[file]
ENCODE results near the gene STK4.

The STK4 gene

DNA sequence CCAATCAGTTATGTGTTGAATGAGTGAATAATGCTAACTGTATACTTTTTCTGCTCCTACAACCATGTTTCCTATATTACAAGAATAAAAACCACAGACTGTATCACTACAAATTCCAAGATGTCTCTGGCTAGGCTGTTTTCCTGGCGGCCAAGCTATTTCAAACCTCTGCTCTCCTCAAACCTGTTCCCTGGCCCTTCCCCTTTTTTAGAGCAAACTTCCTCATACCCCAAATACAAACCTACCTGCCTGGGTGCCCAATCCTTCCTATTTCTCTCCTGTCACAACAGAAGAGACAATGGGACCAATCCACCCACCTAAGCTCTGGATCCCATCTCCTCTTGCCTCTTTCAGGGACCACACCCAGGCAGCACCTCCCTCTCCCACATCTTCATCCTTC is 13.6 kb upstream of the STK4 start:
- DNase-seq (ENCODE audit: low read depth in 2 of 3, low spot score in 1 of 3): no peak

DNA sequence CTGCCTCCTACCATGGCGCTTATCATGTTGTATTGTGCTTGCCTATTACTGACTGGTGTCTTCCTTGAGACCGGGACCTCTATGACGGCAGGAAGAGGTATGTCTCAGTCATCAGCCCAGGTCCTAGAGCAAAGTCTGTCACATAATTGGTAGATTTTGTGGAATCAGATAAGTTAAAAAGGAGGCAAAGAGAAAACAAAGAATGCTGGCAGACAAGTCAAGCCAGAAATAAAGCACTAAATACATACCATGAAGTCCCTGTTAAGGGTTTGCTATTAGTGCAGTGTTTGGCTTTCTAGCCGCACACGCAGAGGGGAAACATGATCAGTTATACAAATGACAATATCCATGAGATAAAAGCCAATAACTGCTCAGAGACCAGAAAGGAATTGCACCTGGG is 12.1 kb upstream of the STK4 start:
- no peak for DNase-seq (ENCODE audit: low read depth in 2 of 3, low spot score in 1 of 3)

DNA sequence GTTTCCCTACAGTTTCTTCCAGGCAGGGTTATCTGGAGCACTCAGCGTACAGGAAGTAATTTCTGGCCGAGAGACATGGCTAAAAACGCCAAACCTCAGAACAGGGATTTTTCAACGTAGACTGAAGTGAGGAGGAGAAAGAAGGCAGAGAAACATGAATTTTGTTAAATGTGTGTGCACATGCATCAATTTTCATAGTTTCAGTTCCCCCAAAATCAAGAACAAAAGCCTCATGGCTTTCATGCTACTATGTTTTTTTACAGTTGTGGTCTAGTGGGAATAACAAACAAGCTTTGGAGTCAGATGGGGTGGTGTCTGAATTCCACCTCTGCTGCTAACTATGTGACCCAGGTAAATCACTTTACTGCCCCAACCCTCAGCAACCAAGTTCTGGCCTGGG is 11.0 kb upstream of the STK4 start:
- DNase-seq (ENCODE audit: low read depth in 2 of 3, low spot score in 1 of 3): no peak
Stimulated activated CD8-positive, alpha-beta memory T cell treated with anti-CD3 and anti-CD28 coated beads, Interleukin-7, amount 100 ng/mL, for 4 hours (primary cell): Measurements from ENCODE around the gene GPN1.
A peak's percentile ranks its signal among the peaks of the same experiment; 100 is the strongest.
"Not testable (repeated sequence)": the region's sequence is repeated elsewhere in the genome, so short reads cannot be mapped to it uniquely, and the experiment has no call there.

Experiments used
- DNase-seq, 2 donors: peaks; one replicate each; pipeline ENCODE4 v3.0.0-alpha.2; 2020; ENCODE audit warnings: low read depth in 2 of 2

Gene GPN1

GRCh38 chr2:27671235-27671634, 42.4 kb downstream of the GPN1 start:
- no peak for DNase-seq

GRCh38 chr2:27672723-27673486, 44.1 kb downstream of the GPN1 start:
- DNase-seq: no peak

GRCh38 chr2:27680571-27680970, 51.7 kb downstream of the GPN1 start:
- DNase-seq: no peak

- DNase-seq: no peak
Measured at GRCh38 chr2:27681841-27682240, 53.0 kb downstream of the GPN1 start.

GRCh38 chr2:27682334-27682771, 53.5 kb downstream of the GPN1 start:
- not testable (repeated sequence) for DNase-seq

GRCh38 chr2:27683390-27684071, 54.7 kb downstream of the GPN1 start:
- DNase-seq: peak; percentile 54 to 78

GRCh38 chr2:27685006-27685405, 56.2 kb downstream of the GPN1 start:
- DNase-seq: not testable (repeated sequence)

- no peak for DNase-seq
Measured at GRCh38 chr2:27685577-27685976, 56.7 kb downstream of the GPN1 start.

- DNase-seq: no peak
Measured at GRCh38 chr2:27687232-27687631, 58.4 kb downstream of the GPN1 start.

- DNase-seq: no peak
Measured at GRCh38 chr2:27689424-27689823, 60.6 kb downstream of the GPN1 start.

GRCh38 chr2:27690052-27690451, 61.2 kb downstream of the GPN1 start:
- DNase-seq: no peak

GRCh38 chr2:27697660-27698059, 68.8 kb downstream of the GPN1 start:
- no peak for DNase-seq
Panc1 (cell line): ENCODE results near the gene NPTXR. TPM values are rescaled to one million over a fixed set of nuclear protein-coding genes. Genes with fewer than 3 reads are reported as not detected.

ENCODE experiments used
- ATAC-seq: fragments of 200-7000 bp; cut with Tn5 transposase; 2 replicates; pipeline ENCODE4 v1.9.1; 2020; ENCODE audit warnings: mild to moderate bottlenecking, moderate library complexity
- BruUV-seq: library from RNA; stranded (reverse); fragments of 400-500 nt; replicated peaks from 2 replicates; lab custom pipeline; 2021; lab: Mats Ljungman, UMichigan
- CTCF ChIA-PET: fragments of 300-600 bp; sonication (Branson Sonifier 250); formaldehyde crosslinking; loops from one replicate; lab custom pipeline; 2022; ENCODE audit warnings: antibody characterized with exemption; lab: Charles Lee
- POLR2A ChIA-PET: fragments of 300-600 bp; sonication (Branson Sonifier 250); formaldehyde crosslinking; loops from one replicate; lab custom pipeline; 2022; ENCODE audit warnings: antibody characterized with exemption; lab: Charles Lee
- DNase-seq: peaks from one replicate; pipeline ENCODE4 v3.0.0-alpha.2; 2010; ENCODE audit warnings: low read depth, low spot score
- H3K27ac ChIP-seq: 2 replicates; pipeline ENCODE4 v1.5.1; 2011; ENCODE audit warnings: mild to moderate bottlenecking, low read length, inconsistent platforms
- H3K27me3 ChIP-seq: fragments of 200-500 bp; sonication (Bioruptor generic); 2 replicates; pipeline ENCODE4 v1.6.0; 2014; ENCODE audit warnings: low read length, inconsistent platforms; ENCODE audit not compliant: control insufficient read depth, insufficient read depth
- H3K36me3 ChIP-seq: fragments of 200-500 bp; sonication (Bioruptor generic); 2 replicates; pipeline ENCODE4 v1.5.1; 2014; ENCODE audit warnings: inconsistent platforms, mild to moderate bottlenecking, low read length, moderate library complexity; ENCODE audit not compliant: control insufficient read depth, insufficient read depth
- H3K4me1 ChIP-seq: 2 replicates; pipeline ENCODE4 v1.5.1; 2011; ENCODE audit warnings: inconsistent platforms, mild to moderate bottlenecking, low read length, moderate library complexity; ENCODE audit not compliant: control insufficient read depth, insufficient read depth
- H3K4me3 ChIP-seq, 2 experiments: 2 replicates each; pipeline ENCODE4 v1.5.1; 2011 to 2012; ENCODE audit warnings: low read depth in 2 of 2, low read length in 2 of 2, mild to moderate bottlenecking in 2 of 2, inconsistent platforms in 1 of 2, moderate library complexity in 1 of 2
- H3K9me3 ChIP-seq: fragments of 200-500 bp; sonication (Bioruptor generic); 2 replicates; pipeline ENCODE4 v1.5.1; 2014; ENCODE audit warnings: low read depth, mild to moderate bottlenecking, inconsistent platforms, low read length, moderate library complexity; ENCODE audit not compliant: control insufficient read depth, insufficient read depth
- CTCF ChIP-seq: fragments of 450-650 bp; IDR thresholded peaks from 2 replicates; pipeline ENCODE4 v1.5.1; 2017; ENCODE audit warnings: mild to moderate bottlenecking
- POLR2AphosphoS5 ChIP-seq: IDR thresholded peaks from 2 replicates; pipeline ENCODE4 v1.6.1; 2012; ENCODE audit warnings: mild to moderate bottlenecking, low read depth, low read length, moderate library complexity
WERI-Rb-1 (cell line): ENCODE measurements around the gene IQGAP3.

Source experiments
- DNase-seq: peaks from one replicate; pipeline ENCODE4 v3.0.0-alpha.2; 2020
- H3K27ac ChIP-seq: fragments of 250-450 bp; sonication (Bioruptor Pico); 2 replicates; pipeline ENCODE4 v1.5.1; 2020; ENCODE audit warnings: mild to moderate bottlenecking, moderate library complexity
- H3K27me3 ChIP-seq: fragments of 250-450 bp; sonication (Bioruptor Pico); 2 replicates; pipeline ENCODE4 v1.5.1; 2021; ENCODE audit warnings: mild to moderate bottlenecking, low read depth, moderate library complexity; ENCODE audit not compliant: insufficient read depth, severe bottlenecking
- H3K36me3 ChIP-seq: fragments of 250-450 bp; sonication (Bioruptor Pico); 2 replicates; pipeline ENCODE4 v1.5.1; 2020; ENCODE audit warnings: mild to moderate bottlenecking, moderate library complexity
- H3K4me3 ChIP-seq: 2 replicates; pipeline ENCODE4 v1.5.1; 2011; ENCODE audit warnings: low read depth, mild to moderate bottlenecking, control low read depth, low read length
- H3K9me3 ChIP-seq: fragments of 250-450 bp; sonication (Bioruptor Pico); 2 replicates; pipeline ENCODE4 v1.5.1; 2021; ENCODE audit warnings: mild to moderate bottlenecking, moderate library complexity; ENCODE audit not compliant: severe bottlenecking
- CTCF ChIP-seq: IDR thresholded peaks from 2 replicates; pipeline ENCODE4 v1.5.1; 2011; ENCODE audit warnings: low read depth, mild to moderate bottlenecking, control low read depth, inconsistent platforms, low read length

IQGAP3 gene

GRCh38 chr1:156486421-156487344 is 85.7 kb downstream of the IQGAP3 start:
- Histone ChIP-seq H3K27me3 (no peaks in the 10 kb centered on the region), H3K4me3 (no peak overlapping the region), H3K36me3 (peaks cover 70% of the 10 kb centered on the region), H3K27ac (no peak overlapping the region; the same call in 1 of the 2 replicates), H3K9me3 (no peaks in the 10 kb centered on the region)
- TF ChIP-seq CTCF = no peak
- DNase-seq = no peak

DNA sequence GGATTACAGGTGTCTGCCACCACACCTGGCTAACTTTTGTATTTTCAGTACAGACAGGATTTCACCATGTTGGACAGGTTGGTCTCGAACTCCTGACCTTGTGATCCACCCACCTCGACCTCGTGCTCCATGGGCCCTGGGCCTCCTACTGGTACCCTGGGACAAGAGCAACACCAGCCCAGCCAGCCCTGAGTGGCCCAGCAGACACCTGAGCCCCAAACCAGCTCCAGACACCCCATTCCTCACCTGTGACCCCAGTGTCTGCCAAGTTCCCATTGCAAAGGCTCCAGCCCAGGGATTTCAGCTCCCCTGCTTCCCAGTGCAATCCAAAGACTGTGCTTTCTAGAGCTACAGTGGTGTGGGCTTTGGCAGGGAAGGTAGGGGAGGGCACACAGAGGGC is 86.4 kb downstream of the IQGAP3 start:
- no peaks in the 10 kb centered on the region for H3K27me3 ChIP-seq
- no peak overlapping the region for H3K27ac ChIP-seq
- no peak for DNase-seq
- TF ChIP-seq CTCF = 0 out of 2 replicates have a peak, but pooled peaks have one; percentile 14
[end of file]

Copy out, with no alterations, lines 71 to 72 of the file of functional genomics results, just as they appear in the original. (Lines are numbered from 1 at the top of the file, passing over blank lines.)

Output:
- no peak for DNase-seq
- TF ChIP-seq CTCF = 0 out of 2 replicates have a peak, but pooled peaks have one; percentile 14